0
$\begingroup$

Let's say I have a model (pseudolanguage): survival = My_Factor + sex + age.

I do it to adjust the hazard ratio for sex and categorized age={<30yr; >=30yrs} (not my choice). I can get two p-values:

The one for the My_factor coefficient. That's the Wald's one. I guess it's now adjusted for the others, as the HR changed.

The overall Wald and Log-rank (called "score") test. But I believe the two are just global tests about all coefficients (b1=b2=b3=0).

Is there any way to get adjusted logrank? Or should I report just the beta's one (Wald)?

enter image description here

$\endgroup$
0

1 Answer 1

0
$\begingroup$

You are correct that the 3 tests reported at the bottom of your display are for the overall model.

Usual practice is to report the Wald test values for individual coefficients. Those are easy to get, as all you need is the covariance matrix of the coefficient estimates from the final model. They also can be combined easily into a test on multiple coefficients, for example combining all levels of a multi-level categorical predictor. The Wald test assumes, however, a symmetric shape of the likelihood profile with respect to changes in each predictor around its estimate.

With small sample sizes, a likelihood-ratio test is the gold standard. To evaluate a specific predictor of interest, you can do such a test on models with and without that predictor. The related profile-likelihood confidence intervals (CI) can also be more reliable than the Wald CI, as they make no assumptions on profile shape. Instead, they directly evaluate the likelihood as a function of predictor value (effectively refitting the model for each of a set of predictor values). Getting those CI can, however, be computationally intensive so they aren't so often calculated or reported.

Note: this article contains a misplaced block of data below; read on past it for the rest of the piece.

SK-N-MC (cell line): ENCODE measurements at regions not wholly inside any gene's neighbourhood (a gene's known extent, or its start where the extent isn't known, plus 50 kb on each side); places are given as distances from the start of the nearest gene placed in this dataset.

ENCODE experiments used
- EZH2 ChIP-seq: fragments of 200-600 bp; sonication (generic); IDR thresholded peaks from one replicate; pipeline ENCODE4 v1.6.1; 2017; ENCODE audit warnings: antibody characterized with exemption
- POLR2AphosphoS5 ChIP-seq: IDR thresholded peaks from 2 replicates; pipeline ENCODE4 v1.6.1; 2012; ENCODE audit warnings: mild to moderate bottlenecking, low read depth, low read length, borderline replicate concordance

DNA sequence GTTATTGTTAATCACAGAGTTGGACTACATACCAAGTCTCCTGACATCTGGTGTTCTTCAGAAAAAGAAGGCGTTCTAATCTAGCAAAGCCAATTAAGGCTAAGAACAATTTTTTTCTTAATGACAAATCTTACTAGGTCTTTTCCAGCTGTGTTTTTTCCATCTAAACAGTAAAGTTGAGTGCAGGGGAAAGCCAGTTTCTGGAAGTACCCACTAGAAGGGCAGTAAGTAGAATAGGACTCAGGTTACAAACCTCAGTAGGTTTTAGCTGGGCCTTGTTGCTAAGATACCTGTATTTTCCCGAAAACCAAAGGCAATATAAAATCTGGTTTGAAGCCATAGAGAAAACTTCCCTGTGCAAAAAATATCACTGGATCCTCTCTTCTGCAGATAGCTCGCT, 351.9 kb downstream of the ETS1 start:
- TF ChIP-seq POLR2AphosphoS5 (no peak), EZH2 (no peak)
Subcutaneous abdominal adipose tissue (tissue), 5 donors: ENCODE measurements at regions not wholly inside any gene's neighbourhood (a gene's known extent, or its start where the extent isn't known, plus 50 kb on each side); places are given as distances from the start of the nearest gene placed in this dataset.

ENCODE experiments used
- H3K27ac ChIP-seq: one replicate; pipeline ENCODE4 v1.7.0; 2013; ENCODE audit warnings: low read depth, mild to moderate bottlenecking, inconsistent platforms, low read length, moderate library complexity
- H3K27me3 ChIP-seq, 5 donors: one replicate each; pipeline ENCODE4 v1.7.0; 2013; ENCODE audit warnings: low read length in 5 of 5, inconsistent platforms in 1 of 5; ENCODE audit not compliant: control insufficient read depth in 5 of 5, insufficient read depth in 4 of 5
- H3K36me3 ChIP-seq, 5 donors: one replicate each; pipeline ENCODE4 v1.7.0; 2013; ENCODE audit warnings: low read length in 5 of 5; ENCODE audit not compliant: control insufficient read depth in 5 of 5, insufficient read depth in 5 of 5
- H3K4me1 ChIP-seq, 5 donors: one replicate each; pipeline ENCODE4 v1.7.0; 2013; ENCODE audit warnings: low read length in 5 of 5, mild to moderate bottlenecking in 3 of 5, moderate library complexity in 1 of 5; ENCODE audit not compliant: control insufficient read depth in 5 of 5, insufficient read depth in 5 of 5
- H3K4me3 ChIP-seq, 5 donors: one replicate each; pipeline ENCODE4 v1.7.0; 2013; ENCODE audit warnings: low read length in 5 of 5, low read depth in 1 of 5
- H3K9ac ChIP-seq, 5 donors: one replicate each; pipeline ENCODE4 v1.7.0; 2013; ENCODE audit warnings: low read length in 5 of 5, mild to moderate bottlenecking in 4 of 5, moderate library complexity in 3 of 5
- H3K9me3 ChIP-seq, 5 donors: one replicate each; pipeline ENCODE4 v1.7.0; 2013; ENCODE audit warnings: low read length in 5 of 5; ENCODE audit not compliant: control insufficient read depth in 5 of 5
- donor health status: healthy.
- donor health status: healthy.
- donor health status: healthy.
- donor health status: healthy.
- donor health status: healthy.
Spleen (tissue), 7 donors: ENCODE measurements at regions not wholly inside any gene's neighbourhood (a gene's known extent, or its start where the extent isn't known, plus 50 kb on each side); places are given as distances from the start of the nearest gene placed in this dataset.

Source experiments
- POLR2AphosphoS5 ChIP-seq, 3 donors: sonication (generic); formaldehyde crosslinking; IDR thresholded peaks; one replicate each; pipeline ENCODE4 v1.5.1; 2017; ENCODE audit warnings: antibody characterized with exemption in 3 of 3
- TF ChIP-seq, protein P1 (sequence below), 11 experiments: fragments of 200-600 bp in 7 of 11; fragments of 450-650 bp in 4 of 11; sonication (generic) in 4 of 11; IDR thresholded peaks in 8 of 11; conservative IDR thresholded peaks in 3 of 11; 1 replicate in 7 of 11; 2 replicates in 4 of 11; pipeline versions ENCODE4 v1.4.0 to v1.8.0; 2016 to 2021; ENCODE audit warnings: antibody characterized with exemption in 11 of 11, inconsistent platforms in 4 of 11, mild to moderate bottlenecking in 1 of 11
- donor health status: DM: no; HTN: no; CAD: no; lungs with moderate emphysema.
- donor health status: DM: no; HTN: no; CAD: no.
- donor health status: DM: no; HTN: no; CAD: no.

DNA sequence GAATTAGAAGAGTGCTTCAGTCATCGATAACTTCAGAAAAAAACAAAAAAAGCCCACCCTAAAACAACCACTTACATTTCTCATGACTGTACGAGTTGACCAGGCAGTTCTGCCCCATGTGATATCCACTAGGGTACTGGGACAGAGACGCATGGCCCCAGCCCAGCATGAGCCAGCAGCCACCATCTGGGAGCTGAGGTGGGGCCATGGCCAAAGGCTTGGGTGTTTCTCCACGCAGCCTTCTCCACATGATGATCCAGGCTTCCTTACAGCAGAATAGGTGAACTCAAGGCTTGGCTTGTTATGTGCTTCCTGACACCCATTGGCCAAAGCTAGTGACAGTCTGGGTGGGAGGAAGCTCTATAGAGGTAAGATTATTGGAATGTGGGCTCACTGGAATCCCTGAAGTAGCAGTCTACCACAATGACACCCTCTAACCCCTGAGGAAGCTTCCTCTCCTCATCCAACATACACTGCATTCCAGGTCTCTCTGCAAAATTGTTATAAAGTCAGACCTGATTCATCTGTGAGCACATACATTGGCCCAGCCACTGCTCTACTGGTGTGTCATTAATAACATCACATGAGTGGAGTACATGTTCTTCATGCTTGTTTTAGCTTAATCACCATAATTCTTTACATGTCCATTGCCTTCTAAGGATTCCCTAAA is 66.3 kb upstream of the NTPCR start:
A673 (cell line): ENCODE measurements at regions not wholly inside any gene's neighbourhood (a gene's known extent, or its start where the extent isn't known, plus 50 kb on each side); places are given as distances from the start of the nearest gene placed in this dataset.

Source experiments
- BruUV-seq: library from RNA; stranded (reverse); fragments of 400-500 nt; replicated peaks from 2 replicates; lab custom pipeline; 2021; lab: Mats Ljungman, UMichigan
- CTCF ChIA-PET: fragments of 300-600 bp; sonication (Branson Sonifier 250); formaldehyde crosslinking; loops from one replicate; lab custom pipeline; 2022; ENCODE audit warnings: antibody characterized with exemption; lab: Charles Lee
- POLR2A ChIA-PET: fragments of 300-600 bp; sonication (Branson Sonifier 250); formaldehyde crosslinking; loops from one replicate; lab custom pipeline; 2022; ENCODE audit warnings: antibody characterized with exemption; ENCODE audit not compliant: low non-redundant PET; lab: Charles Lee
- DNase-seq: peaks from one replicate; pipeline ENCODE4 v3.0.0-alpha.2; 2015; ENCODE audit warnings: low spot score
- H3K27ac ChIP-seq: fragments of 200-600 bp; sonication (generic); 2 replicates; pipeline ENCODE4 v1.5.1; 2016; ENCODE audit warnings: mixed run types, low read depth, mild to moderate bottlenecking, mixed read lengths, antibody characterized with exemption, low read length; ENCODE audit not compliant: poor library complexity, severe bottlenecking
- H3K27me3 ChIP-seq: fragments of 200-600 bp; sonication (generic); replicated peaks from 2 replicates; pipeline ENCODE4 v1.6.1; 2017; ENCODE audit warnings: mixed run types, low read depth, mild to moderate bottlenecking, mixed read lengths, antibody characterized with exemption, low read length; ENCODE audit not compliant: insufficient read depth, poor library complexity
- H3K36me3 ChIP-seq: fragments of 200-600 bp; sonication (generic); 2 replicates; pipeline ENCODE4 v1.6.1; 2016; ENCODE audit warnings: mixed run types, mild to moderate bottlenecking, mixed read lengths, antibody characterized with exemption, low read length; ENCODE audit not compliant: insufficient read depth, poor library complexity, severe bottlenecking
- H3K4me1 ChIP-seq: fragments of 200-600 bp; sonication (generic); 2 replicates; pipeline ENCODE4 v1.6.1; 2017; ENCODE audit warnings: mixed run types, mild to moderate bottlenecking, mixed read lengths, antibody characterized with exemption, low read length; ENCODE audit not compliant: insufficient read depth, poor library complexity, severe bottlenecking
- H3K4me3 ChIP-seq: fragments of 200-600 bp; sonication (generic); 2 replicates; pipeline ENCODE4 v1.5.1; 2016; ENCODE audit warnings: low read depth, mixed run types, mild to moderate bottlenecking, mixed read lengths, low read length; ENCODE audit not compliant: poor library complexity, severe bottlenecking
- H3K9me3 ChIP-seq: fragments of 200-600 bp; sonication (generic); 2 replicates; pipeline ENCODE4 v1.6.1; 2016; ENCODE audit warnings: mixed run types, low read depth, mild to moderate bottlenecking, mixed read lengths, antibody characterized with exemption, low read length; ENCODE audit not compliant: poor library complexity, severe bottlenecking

Score tests on individual predictors are possible, as explained on this page that covers all 3 tests. They are done starting with a model that omits the predictor of interest, however, so there is no practical advantage over a likelihood ratio test, and it provides results that are less reliable. Can't say that I've ever seen individual-coefficient score tests reported for a multiple-regression Cox model.

$\endgroup$

Your Answer

By clicking “Post Your Answer”, you agree to our terms of service, privacy policy and cookie policy

Not the answer you're looking for? Browse other questions tagged or ask your own question.